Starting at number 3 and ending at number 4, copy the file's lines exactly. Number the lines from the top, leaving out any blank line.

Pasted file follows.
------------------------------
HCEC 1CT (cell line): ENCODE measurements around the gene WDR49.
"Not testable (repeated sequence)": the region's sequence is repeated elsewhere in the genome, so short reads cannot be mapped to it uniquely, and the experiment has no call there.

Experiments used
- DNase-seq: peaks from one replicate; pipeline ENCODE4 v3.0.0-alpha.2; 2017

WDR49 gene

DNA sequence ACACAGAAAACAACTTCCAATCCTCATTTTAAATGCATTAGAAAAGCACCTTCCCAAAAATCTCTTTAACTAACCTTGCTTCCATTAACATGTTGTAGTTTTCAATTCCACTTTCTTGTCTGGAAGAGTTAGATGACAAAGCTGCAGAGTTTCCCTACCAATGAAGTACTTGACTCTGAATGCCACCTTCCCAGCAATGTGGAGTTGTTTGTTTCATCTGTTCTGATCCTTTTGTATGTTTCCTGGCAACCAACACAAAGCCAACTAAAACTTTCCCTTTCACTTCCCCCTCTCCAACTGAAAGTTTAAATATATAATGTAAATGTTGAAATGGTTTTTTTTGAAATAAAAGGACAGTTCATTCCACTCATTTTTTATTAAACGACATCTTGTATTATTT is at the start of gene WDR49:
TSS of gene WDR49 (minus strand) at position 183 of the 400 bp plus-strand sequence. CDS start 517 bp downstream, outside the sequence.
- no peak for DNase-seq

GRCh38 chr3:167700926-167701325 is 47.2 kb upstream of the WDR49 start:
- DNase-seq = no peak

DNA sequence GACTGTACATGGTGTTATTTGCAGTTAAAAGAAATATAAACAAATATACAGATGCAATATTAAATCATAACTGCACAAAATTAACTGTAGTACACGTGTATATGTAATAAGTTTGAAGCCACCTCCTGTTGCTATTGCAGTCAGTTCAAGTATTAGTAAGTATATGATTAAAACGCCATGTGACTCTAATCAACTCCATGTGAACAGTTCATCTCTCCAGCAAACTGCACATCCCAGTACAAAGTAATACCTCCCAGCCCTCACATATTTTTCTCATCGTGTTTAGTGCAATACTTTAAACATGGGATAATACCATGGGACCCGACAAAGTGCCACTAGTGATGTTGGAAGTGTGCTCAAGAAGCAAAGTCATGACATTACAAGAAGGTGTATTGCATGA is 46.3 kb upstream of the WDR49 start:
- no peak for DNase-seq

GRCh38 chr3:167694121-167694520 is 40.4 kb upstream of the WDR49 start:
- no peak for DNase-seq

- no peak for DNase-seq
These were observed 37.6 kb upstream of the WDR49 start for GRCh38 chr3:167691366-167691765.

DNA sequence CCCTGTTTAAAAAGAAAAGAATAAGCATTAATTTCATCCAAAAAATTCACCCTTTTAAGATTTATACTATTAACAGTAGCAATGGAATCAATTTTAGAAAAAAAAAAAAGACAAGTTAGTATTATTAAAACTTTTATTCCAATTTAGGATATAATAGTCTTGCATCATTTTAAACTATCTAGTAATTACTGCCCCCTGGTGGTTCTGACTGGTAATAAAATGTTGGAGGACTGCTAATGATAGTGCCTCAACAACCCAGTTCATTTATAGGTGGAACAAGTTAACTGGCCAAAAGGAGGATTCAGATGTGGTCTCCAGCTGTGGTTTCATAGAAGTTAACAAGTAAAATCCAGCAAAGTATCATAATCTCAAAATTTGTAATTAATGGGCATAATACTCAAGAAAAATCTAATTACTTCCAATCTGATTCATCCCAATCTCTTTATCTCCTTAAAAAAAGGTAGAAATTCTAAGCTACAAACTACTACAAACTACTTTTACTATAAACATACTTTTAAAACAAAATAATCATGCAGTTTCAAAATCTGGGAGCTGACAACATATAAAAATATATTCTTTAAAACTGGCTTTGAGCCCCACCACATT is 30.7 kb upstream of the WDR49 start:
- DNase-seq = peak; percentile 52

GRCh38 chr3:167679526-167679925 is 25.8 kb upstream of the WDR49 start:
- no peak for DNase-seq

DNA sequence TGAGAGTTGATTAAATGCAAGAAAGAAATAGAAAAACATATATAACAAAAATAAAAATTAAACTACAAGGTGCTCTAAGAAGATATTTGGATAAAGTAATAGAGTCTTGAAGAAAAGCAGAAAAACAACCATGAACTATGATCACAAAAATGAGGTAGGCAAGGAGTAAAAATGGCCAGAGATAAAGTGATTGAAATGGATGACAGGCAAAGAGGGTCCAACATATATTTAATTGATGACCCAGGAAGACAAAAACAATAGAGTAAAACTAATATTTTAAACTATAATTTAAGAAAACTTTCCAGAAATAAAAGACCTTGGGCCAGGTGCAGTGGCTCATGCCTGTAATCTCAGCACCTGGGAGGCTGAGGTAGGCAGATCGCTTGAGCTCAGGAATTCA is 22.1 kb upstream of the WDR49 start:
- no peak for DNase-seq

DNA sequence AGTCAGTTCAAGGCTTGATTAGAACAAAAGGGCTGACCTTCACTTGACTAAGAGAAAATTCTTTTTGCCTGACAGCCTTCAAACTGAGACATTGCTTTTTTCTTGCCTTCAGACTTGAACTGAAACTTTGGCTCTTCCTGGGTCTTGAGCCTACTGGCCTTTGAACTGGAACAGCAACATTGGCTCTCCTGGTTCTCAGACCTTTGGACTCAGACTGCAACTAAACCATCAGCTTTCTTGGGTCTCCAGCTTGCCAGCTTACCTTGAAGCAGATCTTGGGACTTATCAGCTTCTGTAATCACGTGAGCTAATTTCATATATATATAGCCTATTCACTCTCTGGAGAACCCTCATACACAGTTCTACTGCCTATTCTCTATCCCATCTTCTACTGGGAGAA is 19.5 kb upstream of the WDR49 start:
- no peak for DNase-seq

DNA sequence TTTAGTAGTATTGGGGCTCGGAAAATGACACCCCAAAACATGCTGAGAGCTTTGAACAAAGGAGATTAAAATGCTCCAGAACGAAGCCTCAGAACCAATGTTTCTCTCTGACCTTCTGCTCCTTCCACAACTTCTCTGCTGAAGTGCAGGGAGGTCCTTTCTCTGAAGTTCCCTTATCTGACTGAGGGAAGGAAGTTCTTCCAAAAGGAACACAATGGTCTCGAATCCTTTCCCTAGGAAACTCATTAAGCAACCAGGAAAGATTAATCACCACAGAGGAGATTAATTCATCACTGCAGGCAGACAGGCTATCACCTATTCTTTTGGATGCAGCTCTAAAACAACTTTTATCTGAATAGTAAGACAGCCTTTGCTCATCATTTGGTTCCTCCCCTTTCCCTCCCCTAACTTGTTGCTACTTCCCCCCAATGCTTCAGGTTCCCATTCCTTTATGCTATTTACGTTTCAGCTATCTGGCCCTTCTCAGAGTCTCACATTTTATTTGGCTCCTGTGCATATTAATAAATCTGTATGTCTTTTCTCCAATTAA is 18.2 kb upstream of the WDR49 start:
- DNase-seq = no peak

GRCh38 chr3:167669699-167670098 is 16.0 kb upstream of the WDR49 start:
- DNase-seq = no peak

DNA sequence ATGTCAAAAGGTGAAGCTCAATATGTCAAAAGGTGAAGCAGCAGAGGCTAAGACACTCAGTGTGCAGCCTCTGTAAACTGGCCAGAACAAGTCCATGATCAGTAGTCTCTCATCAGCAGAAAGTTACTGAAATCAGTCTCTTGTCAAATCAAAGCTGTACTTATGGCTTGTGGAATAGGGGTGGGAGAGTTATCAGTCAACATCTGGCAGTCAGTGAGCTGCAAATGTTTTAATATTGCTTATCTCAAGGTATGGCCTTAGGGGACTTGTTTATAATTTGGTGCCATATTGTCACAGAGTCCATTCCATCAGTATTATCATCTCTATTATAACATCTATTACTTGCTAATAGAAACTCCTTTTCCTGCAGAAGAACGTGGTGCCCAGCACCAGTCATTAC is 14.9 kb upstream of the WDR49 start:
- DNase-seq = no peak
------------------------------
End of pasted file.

Experiments used
- DNase-seq: peaks from one replicate; pipeline ENCODE4 v3.0.0-alpha.2; 2017